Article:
BEYOND PCH, A MUSICAL BECKONS

If you consider getting theatre tickets as a holiday gift for family and friends, think early, perhaps think now, for opening tonight at the Music Center’s Ahmanson , and running for a month through November 25th, is the smash hit musical “Dear Evans Hansen.”

Or as I suggest on my arts and entertainment commentary for public radio, 99.1 KBUU, and select websites, maybe you just want to treat yourself and a companion.

For there is no question that this Tony, Grammy, and just-about-every other stage-award winner, promises to be a mega hit, a simple heartbreaking, deeply personal story about a lonely teenager sent soaring.

If you go, be sure to bring some tissues, for this from all reports and reviews, is a tear jerker, very much in the present now, a contemporary tale to tug at the heart.

And yes, there is humor, too, making seeing “Dear Evans Hansen” a very welcomed experience these depressing days in which our democracy is under insidious attack. It is sucrose for the soul to on occasion be uplifted and feel good.

The production certainly wowed the critics. The New York Times called “Dear Evan Hansen” “a gut-punching, breathtaking knockout of a musical.” “An inspiring anthem resonating on Broadway.” said NBC News, and for an over-the-top rave, the Washington Post’s Peter Marks declared it “One of the most remarkable shows in musical theater history.”

What makes it so involving and riveting is that the Evans Hansen character has been described as a believable somebody, to whom you at least in part can identify; a high school kid enduring the trials, tribulations of everyday life, and then an unforeseen triumph, and its challenges.

But enough said; one does not want to give away the plot,

Complementing the sensitive book by Steven Levenson is a haunting score by Benj Pasek and Justin Paul, home grown talents who not incidentally collaborated on the acclaimed movie “La La Land.” In keeping with the ambience of the story, most of the songs are reflective ballads, not the usual show-stopping numbers.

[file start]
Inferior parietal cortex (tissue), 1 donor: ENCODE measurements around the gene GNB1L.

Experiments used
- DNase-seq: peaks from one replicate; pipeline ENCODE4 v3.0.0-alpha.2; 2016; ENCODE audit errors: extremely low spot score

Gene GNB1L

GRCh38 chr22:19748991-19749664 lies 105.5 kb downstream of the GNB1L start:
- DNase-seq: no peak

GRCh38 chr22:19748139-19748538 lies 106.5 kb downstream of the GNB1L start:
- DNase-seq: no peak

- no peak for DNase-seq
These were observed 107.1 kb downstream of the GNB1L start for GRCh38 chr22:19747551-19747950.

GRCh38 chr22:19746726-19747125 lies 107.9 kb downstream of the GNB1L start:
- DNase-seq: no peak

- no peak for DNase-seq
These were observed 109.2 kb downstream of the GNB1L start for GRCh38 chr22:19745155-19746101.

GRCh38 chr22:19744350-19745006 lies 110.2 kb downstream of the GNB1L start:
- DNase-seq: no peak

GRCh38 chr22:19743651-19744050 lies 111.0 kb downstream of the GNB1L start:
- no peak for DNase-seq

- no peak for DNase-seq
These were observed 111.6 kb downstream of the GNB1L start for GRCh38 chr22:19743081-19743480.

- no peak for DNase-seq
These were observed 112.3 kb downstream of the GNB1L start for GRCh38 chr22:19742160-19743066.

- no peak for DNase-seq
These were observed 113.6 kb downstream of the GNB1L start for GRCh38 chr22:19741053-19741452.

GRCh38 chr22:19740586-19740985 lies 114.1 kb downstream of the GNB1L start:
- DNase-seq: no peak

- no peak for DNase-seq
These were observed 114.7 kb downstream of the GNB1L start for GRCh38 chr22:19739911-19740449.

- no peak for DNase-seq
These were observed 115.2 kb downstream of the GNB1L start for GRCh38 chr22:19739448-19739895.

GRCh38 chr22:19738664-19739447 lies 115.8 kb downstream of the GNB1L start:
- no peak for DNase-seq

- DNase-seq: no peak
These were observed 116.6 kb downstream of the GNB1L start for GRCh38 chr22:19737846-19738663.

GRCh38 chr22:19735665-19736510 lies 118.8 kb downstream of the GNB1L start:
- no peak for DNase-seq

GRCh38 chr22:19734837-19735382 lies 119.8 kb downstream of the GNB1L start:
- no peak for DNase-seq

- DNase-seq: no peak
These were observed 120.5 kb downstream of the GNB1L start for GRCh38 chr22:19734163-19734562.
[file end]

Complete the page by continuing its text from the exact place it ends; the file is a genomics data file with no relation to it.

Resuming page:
As such, it is a rare musical, one that is to be savored. You just might want to see it a second time.

But for the moment I suggest you might want to get a ticket before it sells out, or enter the rolling lottery to score a discounted ticket. Check out the details on the internet by logging into “dearevanhunter.” Whatever, don’t miss this.

 

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hallkaplan

Parallel careers as an urban planner and a journalist, principally at present airing commentaries on pubic radio 99.1 KBU.FM The many arrows in my quiver have included Emmy award winning reporter/ producer for local Fox Television News, design critic for the Los Angeles Times, urban affairs reporter for The New York Times, an editor of The New York Post, contributor to various popular and professional publications, news services and broadcast outlets, including Reuters, NET, NBC, CBS, NPR and the BBC. Founding editor of the East Harlem (NY) Independent. A diversity of professional positions and consultancies in the private and public sectors, (Metro, Disney Imagineering, Howard Hughes, M. Milken, NYC Educational Construction Fund, US Comptroller of the Currency etc,) assorted academic appointments (UCLA, USC, CCNY, Art Center etc.), and always open to new challenge. And let us not forget fashioning sand castles and acting on 90210, crafting TV docs, design reviews, master plans. Books: "The Dream Deferred: People, Politics and Planning in Suburbia," "L.A. Lost and Found," an architectural history of Los Angeles, "L.A. Follies," a collection of essays, and co-author of "The New York City Handbook." Writings have appeared in academic texts, commentaries on the web, scripts for TV, and wherever, latest the Architects Newspaper, The Planning Report and Planetizen.

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